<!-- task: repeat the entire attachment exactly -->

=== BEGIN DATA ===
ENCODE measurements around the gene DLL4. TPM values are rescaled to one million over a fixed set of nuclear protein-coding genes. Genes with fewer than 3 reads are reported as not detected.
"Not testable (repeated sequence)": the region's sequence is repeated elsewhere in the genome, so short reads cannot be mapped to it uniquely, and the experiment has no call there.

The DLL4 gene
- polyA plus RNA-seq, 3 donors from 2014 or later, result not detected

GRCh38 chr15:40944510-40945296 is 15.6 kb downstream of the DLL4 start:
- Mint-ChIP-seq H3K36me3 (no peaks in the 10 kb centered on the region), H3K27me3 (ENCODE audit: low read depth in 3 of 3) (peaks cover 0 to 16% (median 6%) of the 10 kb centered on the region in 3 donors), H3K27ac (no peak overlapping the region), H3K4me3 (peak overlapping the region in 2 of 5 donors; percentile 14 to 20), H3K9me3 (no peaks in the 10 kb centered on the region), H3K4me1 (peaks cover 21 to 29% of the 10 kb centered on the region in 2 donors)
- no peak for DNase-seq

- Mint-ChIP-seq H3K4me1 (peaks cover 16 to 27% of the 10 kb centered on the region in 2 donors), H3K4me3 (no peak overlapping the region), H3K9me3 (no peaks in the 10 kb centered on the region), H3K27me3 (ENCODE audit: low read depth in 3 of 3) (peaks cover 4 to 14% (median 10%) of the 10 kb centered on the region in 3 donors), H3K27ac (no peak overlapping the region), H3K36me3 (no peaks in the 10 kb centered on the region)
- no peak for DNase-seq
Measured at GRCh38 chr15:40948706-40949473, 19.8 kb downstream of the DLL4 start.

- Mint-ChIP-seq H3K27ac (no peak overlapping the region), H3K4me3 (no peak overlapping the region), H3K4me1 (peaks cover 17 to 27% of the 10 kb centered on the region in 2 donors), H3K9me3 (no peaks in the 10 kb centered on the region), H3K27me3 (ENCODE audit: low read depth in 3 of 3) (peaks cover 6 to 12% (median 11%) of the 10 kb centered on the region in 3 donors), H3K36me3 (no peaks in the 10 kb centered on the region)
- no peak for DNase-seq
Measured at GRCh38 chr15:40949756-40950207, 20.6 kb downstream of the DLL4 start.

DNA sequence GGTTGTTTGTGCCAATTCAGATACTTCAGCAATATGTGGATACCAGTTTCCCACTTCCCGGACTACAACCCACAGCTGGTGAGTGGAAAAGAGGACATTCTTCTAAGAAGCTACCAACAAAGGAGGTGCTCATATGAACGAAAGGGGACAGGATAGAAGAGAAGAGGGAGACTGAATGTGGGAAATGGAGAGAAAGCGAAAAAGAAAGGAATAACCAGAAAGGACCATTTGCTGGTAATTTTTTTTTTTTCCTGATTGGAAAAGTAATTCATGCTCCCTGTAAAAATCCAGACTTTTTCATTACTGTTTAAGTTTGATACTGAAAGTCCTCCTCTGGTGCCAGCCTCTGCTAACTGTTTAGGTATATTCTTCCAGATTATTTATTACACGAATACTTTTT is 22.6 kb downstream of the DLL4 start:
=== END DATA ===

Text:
ENCODE measurements around the gene DLL4. TPM values are rescaled to one million over a fixed set of nuclear protein-coding genes. Genes with fewer than 3 reads are reported as not detected.
"Not testable (repeated sequence)": the region's sequence is repeated elsewhere in the genome, so short reads cannot be mapped to it uniquely, and the experiment has no call there.

The DLL4 gene
- polyA plus RNA-seq, 3 donors from 2014 or later, result not detected

GRCh38 chr15:40944510-40945296 is 15.6 kb downstream of the DLL4 start:
- Mint-ChIP-seq H3K36me3 (no peaks in the 10 kb centered on the region), H3K27me3 (ENCODE audit: low read depth in 3 of 3) (peaks cover 0 to 16% (median 6%) of the 10 kb centered on the region in 3 donors), H3K27ac (no peak overlapping the region), H3K4me3 (peak overlapping the region in 2 of 5 donors; percentile 14 to 20), H3K9me3 (no peaks in the 10 kb centered on the region), H3K4me1 (peaks cover 21 to 29% of the 10 kb centered on the region in 2 donors)
- no peak for DNase-seq

- Mint-ChIP-seq H3K4me1 (peaks cover 16 to 27% of the 10 kb centered on the region in 2 donors), H3K4me3 (no peak overlapping the region), H3K9me3 (no peaks in the 10 kb centered on the region), H3K27me3 (ENCODE audit: low read depth in 3 of 3) (peaks cover 4 to 14% (median 10%) of the 10 kb centered on the region in 3 donors), H3K27ac (no peak overlapping the region), H3K36me3 (no peaks in the 10 kb centered on the region)
- no peak for DNase-seq
Measured at GRCh38 chr15:40948706-40949473, 19.8 kb downstream of the DLL4 start.

- Mint-ChIP-seq H3K27ac (no peak overlapping the region), H3K4me3 (no peak overlapping the region), H3K4me1 (peaks cover 17 to 27% of the 10 kb centered on the region in 2 donors), H3K9me3 (no peaks in the 10 kb centered on the region), H3K27me3 (ENCODE audit: low read depth in 3 of 3) (peaks cover 6 to 12% (median 11%) of the 10 kb centered on the region in 3 donors), H3K36me3 (no peaks in the 10 kb centered on the region)
- no peak for DNase-seq
Measured at GRCh38 chr15:40949756-40950207, 20.6 kb downstream of the DLL4 start.

DNA sequence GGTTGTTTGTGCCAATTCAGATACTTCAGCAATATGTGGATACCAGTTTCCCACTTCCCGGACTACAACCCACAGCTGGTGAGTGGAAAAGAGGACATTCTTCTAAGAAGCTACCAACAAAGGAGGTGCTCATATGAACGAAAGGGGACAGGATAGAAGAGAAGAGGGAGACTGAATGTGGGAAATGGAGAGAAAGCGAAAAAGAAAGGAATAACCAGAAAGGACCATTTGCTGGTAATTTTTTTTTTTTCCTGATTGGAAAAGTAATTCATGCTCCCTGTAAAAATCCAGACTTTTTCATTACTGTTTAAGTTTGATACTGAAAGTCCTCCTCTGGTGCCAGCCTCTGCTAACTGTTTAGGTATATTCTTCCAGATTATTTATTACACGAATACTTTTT is 22.6 kb downstream of the DLL4 start: